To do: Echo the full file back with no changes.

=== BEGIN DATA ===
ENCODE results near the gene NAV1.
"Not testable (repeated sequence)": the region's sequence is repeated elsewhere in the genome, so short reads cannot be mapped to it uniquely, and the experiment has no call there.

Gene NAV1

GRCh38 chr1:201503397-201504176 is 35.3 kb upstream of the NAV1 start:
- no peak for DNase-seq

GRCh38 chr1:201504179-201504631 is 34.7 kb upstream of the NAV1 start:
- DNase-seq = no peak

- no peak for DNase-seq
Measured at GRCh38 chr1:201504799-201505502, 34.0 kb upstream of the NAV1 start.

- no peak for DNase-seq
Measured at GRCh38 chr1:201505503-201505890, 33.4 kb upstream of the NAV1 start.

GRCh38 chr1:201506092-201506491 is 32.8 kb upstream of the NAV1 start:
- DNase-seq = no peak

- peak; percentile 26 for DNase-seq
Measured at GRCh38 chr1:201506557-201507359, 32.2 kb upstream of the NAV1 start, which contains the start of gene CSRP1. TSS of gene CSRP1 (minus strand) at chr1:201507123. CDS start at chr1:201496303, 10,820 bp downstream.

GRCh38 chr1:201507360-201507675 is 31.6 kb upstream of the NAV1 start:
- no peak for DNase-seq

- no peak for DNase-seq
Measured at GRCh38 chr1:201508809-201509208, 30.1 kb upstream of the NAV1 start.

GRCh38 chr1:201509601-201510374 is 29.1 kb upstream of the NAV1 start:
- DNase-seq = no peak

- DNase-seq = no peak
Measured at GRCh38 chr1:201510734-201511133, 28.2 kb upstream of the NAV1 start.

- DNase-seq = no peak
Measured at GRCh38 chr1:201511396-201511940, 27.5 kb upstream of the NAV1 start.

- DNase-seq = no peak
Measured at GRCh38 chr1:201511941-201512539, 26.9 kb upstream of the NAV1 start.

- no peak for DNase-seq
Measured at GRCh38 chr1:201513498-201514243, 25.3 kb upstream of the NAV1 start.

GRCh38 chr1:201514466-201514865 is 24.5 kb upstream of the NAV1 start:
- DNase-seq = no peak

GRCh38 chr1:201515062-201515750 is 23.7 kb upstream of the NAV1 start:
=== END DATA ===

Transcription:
ENCODE results near the gene NAV1.
"Not testable (repeated sequence)": the region's sequence is repeated elsewhere in the genome, so short reads cannot be mapped to it uniquely, and the experiment has no call there.

Gene NAV1

GRCh38 chr1:201503397-201504176 is 35.3 kb upstream of the NAV1 start:
- no peak for DNase-seq

GRCh38 chr1:201504179-201504631 is 34.7 kb upstream of the NAV1 start:
- DNase-seq = no peak

- no peak for DNase-seq
Measured at GRCh38 chr1:201504799-201505502, 34.0 kb upstream of the NAV1 start.

- no peak for DNase-seq
Measured at GRCh38 chr1:201505503-201505890, 33.4 kb upstream of the NAV1 start.

GRCh38 chr1:201506092-201506491 is 32.8 kb upstream of the NAV1 start:
- DNase-seq = no peak

- peak; percentile 26 for DNase-seq
Measured at GRCh38 chr1:201506557-201507359, 32.2 kb upstream of the NAV1 start, which contains the start of gene CSRP1. TSS of gene CSRP1 (minus strand) at chr1:201507123. CDS start at chr1:201496303, 10,820 bp downstream.

GRCh38 chr1:201507360-201507675 is 31.6 kb upstream of the NAV1 start:
- no peak for DNase-seq

- no peak for DNase-seq
Measured at GRCh38 chr1:201508809-201509208, 30.1 kb upstream of the NAV1 start.

GRCh38 chr1:201509601-201510374 is 29.1 kb upstream of the NAV1 start:
- DNase-seq = no peak

- DNase-seq = no peak
Measured at GRCh38 chr1:201510734-201511133, 28.2 kb upstream of the NAV1 start.

- DNase-seq = no peak
Measured at GRCh38 chr1:201511396-201511940, 27.5 kb upstream of the NAV1 start.

- DNase-seq = no peak
Measured at GRCh38 chr1:201511941-201512539, 26.9 kb upstream of the NAV1 start.

- no peak for DNase-seq
Measured at GRCh38 chr1:201513498-201514243, 25.3 kb upstream of the NAV1 start.

GRCh38 chr1:201514466-201514865 is 24.5 kb upstream of the NAV1 start:
- DNase-seq = no peak

GRCh38 chr1:201515062-201515750 is 23.7 kb upstream of the NAV1 start: